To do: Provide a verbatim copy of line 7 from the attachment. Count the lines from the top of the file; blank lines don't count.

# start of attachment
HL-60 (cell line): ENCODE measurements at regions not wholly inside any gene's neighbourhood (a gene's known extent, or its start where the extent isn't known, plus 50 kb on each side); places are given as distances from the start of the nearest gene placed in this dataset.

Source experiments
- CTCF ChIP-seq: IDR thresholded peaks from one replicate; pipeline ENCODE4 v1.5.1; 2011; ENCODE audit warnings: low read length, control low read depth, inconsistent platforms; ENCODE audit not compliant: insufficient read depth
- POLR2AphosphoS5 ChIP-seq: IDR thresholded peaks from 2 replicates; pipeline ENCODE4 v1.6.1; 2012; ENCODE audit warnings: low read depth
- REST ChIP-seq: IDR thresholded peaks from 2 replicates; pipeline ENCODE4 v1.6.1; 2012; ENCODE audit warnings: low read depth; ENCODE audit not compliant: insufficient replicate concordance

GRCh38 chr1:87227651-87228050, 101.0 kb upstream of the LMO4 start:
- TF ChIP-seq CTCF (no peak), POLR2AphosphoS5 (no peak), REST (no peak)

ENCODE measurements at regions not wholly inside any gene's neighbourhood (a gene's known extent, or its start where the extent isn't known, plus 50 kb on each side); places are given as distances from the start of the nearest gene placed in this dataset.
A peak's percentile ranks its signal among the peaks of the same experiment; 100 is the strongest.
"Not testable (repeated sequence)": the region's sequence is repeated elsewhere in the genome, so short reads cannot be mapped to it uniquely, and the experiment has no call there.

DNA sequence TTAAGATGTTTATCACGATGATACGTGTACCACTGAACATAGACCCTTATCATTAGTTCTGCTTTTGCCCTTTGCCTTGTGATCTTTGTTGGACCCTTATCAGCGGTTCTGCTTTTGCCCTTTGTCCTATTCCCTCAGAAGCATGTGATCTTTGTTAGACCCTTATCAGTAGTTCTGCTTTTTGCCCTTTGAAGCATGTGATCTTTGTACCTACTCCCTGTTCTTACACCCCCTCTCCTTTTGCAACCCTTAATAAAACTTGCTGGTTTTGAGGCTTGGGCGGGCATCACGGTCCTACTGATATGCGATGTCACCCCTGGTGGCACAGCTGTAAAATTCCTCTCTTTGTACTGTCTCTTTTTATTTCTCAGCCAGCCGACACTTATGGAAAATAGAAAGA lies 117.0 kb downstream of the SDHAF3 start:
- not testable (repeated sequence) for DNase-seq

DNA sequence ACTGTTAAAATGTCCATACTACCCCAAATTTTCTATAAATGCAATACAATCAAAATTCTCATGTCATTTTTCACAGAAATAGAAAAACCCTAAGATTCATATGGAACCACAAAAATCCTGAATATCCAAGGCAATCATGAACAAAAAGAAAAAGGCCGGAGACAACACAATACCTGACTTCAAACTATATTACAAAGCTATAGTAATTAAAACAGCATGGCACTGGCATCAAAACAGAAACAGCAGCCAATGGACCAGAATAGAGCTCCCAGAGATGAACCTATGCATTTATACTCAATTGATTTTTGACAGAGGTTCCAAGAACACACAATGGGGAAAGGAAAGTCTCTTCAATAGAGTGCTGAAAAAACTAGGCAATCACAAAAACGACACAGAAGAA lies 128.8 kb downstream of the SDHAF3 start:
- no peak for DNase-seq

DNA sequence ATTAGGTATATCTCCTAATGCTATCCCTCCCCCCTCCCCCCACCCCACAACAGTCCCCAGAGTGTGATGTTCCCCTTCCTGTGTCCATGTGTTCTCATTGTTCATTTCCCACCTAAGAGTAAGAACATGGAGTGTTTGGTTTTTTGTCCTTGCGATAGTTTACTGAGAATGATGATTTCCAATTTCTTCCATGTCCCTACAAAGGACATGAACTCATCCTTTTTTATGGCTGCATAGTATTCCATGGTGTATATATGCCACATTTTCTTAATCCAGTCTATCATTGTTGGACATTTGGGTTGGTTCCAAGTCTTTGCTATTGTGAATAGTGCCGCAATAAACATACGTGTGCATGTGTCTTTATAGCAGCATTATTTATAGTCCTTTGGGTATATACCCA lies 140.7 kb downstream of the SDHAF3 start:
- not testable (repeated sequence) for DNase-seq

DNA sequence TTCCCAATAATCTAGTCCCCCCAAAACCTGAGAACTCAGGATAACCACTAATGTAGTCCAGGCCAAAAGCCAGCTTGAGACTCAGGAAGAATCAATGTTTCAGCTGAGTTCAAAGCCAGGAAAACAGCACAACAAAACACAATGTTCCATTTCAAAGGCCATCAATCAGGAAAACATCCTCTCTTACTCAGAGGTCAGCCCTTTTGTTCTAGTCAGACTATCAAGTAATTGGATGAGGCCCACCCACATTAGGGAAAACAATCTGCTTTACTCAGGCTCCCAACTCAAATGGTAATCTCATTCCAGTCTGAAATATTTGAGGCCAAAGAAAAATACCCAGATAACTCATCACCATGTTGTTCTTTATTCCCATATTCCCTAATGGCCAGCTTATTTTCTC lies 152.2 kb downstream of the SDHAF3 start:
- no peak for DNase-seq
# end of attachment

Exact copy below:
- TF ChIP-seq CTCF (no peak), POLR2AphosphoS5 (no peak), REST (no peak)